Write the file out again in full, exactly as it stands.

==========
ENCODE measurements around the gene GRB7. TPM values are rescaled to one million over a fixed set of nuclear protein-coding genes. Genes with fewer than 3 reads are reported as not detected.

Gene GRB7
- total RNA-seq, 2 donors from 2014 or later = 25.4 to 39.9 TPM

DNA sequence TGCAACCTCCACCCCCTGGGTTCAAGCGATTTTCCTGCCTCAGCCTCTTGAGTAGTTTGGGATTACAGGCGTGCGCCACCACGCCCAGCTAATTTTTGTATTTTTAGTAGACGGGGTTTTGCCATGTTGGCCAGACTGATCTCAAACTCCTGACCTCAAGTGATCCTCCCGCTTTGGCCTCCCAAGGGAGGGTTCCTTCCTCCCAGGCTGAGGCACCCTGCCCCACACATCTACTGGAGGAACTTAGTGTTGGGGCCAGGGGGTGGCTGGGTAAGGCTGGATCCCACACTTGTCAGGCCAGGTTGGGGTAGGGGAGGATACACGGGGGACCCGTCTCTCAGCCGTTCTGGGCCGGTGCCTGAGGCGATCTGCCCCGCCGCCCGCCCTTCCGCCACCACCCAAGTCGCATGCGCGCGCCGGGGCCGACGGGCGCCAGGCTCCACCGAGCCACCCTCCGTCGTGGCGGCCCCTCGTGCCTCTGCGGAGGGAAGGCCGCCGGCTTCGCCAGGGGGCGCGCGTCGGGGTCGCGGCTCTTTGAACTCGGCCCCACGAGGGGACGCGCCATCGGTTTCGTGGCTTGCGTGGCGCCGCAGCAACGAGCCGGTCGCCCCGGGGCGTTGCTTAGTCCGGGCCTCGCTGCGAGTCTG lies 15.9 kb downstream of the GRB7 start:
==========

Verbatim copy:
ENCODE measurements around the gene GRB7. TPM values are rescaled to one million over a fixed set of nuclear protein-coding genes. Genes with fewer than 3 reads are reported as not detected.

Gene GRB7
- total RNA-seq, 2 donors from 2014 or later = 25.4 to 39.9 TPM

DNA sequence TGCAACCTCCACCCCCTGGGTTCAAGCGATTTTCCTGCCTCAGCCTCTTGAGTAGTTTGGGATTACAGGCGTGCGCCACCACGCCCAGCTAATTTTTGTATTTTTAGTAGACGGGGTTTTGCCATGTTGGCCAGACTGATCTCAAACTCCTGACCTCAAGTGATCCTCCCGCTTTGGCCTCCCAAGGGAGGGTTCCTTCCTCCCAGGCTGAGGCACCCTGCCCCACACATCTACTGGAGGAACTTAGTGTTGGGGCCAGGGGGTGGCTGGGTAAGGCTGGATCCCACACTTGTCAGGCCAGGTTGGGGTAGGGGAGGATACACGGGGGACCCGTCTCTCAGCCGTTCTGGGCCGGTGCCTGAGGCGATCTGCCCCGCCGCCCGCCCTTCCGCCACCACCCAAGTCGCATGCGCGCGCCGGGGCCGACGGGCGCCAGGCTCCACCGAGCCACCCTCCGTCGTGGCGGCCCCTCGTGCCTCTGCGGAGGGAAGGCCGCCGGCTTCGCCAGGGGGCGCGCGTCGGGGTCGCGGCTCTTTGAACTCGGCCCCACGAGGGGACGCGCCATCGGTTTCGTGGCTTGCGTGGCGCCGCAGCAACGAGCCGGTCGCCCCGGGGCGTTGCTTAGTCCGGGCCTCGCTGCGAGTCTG lies 15.9 kb downstream of the GRB7 start: